Scholars’ Voices

My Voice in the Fight for Education Equity by Ashlea Haney

Author: Ashlea Haney, Cohort 9, Stanford University

Just a few weeks ago, I sat in Stanford’s Black Community Services Center’s the night of the election and wept. The ground pulled from beneath us, it was not just our political power that felt stolen – but it was our personal power grounded in our identities and lived experiences that seemed to have been robbed as well. As an African and African American Studies major, I felt that I knew the backs on which I stood, those who came before me that laid the foundations that made possible my existence at an institution like Stanford University. These people paved a way that allowed me to engage with the political system as a person with voice – as a person with power. I knew that in all interactions and experiences, I need not take this for granted, but that I must remember. I dedicated myself to this – to them – to our ongoing liberation. And yet, all of a sudden, in one moment, the backs on which I stood felt like the bodies on which mine lay. I experienced the weight of a world that felt so unchangeable – so flawlessly designed to reproduce mass oppression regardless of the work of activists, artists, and scholars. This world felt unchangeable regardless of me.

Not long after, LEDA reached out to me in the midst of midterms and papers, asking if I would be willing to fly into D.C. and represent a student perspective at the White House Summit on Diversity and Inclusion in Higher Education. Although my spirit still felt heavy with discouragement and exhaustion, I felt that I needed to do this. Never in my life did I expect to receive an invitation to the White House, and based off of recent events, it would be a long time coming before I would be willing to accept one again.

Closing my eyes, my red-eye flight took off just days later. I spent my travel time meditating on my experiences at my institution – the tokenizing and capitalizing on my “diverse” identity, the financial and social struggles that I faced, and the feeling of never belonging. Anxious to be in a space where this reality might persist, I armed myself with quiet controlled breathing, re-centering of self and purpose. This White House was a space I would occupy. This White House was a space I would be heard.

Experiencing the Summit, the majority of my anxieties were laid to rest. The individuals in the room, the select student leaders across the nation included, appeared to be deeply dedicated to this same cause – as well as deeply aware and affected by the transition to come. The presence in the room was inevitably heavy, and although this weight seemed all too scary at times, it was real and it had to be acknowledged. The fight for equity in education, and thus, the fight for equity, became that much harder. In this space, we had to become that much more committed.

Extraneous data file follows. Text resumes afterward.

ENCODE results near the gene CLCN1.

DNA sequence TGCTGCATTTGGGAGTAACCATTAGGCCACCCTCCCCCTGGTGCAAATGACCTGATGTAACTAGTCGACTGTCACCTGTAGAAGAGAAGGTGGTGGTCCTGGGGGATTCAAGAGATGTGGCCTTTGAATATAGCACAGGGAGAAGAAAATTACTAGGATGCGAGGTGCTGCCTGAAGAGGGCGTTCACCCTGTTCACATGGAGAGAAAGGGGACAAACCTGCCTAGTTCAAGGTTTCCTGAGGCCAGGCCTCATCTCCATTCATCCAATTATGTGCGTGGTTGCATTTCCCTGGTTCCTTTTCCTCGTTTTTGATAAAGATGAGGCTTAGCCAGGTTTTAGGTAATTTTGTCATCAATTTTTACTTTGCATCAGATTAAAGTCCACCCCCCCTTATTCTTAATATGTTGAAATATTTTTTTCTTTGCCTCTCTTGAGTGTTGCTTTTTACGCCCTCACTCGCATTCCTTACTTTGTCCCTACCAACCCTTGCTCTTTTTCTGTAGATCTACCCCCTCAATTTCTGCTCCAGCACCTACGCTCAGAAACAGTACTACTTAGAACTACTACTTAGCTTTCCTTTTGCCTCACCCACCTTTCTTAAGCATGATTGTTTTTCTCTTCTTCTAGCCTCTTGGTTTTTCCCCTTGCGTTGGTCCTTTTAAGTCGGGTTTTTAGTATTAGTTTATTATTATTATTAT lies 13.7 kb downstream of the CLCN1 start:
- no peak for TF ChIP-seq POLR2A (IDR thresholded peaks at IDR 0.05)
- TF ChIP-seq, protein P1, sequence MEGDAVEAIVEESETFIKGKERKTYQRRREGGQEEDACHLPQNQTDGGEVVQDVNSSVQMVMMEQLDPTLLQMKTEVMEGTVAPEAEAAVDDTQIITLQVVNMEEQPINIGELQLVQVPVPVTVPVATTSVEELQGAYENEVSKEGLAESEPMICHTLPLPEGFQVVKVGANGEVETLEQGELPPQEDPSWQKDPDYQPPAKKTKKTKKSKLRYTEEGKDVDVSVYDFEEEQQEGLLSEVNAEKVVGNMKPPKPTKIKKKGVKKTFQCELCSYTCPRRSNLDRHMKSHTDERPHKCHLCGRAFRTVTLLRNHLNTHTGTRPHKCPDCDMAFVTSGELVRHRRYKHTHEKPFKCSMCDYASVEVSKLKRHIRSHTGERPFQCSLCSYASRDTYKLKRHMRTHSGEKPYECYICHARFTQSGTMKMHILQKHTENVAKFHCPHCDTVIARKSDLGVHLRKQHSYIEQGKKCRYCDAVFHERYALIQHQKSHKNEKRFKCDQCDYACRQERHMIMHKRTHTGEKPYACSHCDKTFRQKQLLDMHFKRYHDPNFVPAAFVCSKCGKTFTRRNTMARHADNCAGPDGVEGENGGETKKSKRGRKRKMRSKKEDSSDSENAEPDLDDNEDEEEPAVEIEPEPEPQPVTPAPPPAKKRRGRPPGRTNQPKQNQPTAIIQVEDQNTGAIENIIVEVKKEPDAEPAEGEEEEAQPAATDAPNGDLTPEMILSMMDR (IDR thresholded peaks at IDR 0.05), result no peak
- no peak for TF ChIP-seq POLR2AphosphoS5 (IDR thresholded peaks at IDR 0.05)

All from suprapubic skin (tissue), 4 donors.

As a student in the unfamiliar space throughout the day, I took time to listen and consider the positions of the people in the room – people whose work and careers have been dedicated to making my existence at an elite institution possible. While I appreciated their continued work, I knew that it was my lived experiences of the current system of higher education that framed our conversation and thus must shape our action.

Of the remarks I made, I voiced the deep mistrust that students of “diverse” and underrepresented backgrounds have of institutions which do little work to emphasize diversity and inclusion beyond the bullet points in their pamphlets and websites. We now exist at these institutions, yes. But, these institutions have yet to alter their foundations in elitism and transform their cultures to become spaces for us. In response, I was greeted by thoughtful listening and sincere responses.

Though I truly appreciated the genuine empathy expressed to me by the many outstanding individuals in the room who represented college presidents, politicians, and policy makers – I would be remiss to not acknowledge how affected I was by the other student voices. Outside of fellow LEDA scholars, a handful of other students from institutions across the country came to represent the student voice – and with them they carried sentiments similar to mine: impassioned stories of experiences, power, and belonging.

My time at the White House was short lived – and before I knew it, my eyes were closing on another red eye flight headed west. As I am still trying to articulate and share my experiences while there, I am also still trying to collect my thoughts on what it meant for me to even occupy that space with both my body and my voice. In meditating on these thoughts, I am brought back to the powerless feeling I experienced just weeks before – with the ground beneath me vanishing, and the bodies on which I stood collapsing.

I am incapable of saying that my experience at the White House restored what I feel has recently been lost. I did not walk out of the building looking forward to the future, and this weight has not left me. However, I can say that I am more aware that many, other than me, walk in, work through, and live with this weight, too. That many, like myself, are in a state of transition of thought and existence under an oppressive system becoming more evident by the day. And that many, including myself, are deeply discontent with this reality of inequity – and will absolutely not stand for it.

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